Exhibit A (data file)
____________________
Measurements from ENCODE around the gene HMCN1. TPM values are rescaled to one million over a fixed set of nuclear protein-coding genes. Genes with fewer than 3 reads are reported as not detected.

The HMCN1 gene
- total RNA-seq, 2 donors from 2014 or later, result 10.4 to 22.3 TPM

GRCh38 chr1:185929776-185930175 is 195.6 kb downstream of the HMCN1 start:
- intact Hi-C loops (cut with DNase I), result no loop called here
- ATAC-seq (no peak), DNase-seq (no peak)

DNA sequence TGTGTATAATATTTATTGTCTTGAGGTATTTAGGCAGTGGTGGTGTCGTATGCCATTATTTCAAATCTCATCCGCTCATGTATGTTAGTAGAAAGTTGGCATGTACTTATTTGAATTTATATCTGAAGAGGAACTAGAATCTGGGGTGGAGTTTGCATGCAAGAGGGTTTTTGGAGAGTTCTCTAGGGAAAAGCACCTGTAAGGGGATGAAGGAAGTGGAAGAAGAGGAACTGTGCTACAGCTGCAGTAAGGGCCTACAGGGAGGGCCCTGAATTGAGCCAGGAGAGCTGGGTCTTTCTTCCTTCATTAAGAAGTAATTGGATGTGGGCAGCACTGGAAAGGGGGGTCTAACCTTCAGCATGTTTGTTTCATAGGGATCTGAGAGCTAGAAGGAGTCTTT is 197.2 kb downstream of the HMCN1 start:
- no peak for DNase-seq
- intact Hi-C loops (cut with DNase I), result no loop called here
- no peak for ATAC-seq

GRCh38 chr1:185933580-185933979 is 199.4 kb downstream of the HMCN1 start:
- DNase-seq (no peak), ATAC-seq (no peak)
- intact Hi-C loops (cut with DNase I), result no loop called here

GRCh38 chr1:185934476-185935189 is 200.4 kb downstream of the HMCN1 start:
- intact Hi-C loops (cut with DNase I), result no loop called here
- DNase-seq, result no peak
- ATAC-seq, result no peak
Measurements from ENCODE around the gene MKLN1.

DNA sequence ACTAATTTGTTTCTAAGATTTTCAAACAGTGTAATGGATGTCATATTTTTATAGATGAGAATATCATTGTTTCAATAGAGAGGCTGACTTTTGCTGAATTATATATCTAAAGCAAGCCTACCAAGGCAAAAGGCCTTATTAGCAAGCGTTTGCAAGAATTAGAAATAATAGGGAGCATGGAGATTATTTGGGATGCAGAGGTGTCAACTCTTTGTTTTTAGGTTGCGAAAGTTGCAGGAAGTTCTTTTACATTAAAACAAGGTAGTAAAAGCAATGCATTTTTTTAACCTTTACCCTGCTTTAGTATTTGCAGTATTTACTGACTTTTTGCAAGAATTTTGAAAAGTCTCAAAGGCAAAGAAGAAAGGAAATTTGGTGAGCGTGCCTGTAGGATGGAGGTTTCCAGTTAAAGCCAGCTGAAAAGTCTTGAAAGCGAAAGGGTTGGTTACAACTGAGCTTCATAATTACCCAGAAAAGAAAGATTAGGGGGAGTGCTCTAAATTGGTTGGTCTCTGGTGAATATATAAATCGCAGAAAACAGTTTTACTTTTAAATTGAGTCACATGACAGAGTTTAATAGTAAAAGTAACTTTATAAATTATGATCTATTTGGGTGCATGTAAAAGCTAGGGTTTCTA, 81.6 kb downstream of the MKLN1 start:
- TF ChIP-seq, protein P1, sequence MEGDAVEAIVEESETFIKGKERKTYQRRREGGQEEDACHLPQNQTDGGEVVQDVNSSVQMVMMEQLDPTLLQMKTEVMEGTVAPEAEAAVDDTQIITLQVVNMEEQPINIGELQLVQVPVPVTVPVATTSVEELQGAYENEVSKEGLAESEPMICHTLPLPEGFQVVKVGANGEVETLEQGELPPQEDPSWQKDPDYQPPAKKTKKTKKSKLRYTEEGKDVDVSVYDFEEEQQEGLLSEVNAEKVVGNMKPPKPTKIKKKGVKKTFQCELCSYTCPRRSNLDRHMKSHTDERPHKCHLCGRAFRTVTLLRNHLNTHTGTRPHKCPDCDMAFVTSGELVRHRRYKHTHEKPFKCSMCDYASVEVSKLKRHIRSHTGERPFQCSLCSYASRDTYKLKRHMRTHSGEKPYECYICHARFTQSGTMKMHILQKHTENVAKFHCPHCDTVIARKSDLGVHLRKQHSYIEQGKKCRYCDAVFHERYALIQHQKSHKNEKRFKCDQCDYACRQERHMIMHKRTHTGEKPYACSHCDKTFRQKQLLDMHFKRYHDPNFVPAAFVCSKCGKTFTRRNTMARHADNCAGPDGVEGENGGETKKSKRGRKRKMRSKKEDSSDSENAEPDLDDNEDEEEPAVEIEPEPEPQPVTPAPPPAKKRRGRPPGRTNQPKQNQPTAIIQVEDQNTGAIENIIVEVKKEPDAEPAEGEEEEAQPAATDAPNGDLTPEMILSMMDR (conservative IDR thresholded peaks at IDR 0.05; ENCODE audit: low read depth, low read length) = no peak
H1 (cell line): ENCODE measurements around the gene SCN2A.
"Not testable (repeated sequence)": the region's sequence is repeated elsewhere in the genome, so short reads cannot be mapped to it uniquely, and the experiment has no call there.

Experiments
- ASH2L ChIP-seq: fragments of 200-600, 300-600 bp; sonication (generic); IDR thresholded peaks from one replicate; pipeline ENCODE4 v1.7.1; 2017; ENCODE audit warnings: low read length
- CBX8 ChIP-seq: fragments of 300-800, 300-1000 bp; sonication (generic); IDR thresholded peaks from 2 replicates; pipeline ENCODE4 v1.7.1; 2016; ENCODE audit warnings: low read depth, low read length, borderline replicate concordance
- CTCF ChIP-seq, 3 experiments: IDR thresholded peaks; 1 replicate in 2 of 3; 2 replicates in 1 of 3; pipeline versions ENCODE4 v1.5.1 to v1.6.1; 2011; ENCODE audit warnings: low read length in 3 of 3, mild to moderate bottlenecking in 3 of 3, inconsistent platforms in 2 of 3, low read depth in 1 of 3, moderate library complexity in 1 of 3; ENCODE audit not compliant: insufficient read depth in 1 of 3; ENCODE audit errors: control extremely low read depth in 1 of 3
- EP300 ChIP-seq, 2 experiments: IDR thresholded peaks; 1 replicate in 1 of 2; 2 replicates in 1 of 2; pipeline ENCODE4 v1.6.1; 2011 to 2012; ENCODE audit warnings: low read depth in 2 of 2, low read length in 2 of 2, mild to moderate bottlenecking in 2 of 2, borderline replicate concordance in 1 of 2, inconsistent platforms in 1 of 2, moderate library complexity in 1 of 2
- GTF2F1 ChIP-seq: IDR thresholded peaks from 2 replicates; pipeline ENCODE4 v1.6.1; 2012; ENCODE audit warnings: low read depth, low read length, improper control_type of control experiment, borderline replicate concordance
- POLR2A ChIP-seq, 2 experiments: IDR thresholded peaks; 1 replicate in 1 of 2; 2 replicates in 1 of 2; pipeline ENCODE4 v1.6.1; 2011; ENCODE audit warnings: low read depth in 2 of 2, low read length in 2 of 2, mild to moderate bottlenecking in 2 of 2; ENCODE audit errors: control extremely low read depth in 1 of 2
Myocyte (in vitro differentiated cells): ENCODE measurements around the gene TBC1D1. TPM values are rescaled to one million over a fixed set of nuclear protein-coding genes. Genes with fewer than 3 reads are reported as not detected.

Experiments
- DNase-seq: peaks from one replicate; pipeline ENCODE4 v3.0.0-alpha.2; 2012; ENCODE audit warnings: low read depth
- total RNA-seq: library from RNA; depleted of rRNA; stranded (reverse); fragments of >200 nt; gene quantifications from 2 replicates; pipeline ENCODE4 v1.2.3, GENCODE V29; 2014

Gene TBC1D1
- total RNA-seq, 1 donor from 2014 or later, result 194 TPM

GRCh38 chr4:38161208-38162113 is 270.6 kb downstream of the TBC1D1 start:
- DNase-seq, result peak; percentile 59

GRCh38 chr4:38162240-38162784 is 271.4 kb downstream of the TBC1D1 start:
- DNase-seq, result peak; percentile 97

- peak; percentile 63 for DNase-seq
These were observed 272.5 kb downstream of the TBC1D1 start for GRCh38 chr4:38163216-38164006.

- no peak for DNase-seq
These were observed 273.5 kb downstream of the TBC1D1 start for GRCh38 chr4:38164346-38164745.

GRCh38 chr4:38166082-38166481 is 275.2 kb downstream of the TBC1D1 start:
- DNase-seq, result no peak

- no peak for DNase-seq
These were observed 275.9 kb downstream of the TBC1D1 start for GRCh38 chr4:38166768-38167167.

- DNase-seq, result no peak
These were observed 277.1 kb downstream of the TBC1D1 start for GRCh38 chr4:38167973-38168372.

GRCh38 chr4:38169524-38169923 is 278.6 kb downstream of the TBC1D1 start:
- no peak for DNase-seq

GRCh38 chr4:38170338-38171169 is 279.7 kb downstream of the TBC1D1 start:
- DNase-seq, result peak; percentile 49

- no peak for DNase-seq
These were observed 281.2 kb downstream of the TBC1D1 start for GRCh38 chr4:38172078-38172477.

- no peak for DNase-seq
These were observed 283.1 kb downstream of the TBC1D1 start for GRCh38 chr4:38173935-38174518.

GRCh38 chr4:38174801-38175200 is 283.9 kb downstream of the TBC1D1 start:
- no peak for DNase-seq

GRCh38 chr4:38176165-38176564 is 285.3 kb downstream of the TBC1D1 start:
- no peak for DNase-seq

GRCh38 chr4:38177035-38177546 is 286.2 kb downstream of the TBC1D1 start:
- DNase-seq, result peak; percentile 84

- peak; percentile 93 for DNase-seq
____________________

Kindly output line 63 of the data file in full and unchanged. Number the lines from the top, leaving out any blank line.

- DNase-seq, result peak; percentile 84